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Two secondary localisation of non-Hodgkin’s lymphomas in the upper gastrointestinal tract
  1. Natale Calomino1,
  2. Daniele Fusario1,
  3. Emanuele Cencini2 and
  4. Stefano Lazzi3
  1. 1Department of Medicine, Surgery and Neuroscience, University of SIena, Siena, Italy
  2. 2Unit of Hematology, Azienda Ospedaliera Universitaria Senese, Siena, Italy
  3. 3Department of Medical Biotechnologies, University of Siena, Siena, Italy
  1. Correspondence to Dr Natale Calomino; natale.calomino{at}unisi.it

Abstract

Extranodal non-Hodgkin’s lymphomas of the gastrointestinal tract represent 30%–40% of all extranodal lymphomas. Gastric lymphomas are increasingly described in the literature due to the development of diagnostic techniques and the increased incidence, together with the reduced incidence of gastric solid neoplasms. Significant diagnostic difficulties are determined by the non-specificity of the symptoms, which are mostly chronic, characterised by a slow progression. Localisation in the small intestine often appears as surgical urgency, due to the development of an intestinal obstruction or enterorrhagia. We present two cases of extranodal diffuse large B-cell lymphoma localisation, presented as a secondary lesion localised in the first one in the stomach, and in the second one in the first duodenal portion.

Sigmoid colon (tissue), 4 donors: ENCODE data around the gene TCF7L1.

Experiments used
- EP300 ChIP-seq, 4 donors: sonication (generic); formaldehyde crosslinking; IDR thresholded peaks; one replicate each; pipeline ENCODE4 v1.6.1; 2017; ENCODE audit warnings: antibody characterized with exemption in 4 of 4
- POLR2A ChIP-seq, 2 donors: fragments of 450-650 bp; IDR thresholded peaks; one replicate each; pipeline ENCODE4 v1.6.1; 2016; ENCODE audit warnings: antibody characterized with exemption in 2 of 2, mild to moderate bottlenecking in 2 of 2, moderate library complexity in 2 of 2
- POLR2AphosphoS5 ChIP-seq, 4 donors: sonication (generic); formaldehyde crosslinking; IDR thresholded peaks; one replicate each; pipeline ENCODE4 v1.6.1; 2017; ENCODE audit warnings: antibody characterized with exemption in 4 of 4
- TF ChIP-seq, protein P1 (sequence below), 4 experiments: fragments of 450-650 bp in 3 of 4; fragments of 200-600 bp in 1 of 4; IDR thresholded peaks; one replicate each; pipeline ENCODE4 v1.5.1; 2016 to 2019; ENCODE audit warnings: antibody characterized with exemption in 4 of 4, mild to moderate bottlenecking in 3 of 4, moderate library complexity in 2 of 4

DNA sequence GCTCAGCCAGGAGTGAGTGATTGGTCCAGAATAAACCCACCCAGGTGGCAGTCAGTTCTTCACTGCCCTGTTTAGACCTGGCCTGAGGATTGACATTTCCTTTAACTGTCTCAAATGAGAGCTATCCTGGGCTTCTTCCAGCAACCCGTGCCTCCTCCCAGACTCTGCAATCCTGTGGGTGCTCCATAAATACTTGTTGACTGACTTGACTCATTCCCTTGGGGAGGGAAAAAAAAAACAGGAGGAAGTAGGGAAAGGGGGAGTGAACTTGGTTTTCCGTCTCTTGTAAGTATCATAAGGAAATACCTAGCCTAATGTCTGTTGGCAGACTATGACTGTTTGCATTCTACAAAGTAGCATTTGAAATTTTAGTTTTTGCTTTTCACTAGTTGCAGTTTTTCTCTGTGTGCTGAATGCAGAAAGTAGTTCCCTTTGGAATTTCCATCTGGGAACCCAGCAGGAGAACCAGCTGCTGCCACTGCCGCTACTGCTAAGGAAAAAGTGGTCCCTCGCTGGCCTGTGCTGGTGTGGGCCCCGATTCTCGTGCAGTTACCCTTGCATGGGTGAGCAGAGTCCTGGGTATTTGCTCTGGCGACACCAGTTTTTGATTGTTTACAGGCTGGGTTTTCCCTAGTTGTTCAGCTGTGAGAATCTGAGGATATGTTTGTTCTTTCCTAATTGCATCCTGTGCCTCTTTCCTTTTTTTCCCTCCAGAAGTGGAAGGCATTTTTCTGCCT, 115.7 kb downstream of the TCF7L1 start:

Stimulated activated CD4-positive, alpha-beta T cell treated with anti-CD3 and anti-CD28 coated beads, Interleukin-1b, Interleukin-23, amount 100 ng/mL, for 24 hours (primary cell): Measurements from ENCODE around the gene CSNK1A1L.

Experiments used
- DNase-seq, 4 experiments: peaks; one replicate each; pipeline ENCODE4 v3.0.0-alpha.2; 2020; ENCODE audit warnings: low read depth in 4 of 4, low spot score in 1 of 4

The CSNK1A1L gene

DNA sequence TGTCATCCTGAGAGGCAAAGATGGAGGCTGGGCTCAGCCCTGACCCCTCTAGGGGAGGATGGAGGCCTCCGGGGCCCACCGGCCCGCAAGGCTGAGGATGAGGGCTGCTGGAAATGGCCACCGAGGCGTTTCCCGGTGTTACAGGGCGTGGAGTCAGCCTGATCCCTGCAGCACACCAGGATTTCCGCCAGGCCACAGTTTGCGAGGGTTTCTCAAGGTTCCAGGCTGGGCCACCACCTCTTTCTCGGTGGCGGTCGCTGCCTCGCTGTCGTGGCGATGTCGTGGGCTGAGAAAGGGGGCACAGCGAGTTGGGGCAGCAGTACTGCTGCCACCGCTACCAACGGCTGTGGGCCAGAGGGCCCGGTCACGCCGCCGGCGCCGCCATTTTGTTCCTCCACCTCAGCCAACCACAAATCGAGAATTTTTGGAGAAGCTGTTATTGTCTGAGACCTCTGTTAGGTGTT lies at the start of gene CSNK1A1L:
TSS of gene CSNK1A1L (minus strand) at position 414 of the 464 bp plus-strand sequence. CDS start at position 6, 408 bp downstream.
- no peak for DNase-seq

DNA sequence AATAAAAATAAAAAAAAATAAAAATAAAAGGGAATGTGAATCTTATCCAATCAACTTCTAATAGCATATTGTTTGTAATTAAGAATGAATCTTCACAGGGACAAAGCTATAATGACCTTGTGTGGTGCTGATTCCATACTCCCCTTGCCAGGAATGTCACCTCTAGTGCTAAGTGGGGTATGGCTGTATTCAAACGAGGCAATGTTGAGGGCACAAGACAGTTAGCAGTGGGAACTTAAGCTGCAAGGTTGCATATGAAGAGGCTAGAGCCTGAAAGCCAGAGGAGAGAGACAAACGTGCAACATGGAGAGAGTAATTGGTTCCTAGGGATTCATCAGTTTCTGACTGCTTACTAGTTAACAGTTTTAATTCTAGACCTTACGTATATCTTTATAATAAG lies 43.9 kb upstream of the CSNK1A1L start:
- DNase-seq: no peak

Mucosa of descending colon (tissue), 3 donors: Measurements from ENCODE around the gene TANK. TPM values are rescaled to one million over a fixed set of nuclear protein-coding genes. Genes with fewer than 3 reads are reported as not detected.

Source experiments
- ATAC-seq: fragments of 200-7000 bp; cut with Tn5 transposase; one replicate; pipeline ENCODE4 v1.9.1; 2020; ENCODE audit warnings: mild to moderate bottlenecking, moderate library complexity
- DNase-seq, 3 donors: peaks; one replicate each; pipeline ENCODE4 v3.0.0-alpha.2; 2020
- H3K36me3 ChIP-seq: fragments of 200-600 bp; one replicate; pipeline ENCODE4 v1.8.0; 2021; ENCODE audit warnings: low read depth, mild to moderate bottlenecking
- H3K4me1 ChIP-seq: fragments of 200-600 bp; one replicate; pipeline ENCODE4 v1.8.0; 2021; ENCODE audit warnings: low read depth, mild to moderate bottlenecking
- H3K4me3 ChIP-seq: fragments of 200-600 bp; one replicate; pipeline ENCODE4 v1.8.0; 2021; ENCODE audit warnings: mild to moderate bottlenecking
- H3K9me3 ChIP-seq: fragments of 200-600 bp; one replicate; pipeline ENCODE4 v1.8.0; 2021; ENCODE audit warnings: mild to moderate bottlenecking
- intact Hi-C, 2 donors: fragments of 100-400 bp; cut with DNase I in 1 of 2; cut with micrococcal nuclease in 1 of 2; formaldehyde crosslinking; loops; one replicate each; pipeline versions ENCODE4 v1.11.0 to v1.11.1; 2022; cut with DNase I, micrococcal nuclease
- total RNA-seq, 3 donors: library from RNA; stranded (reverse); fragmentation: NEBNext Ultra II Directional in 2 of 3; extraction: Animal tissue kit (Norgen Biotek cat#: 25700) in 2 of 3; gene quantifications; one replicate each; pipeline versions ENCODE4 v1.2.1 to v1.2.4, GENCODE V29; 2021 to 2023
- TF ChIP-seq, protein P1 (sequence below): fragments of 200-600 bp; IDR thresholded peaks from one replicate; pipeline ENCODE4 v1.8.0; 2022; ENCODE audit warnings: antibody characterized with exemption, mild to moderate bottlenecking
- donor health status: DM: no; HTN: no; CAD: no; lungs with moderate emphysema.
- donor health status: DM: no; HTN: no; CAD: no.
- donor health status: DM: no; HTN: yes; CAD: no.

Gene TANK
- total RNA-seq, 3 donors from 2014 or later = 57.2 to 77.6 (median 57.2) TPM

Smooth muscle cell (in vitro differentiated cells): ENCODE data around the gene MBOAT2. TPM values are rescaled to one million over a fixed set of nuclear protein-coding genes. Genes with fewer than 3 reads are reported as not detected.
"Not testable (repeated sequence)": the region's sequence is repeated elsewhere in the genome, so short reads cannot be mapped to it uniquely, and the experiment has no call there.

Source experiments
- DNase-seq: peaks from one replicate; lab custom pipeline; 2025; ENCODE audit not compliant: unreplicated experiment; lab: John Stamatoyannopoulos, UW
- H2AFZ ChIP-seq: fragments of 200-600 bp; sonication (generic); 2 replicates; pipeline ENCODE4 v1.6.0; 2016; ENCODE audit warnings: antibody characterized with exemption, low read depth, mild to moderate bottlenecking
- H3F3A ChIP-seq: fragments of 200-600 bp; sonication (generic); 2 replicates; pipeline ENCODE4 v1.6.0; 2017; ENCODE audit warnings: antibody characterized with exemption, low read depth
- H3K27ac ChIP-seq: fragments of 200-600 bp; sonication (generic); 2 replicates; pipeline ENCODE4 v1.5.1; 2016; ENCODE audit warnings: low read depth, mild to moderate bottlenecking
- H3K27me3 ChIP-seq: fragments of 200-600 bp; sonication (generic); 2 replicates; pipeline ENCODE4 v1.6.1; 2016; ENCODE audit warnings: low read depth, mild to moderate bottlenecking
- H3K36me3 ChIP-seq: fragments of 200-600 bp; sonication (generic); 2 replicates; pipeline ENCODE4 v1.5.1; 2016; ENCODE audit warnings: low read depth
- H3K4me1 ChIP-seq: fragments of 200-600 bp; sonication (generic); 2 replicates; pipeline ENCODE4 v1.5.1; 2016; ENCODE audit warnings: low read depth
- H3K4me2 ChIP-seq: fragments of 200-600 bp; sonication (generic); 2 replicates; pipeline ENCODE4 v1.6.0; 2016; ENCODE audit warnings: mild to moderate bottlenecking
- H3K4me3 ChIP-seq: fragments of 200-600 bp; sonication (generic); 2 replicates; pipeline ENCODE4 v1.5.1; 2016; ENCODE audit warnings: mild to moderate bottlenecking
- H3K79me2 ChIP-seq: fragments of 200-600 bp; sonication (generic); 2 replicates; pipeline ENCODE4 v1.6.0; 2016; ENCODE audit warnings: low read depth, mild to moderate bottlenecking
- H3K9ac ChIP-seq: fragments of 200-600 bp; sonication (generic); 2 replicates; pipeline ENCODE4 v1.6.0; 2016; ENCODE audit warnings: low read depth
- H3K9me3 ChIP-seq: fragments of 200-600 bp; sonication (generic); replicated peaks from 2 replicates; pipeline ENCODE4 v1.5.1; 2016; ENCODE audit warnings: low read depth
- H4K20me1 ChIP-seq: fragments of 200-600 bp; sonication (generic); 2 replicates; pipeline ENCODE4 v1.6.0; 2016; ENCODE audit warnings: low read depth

• Gastrointestinal surgery
  • General surgery
  • Small intestine cancer
  • Haematology (incl blood transfusion)

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Footnotes

  • Contributors NC conceived the study, participated in clinical data and drafted the manuscript. DF conceived the study, drafted and reviewed the manuscript. EC and SL provided language help and contributed to the manuscript draft. All authors read and approved the manuscript.

  • Funding The authors have not declared a specific grant for this research from any funding agency in the public, commercial or not-for-profit sectors.

  • Case reports provide a valuable learning resource for the scientific community and can indicate areas of interest for future research. They should not be used in isolation to guide treatment choices or public health policy.

  • Competing interests None declared.

  • Provenance and peer review Not commissioned; externally peer reviewed.

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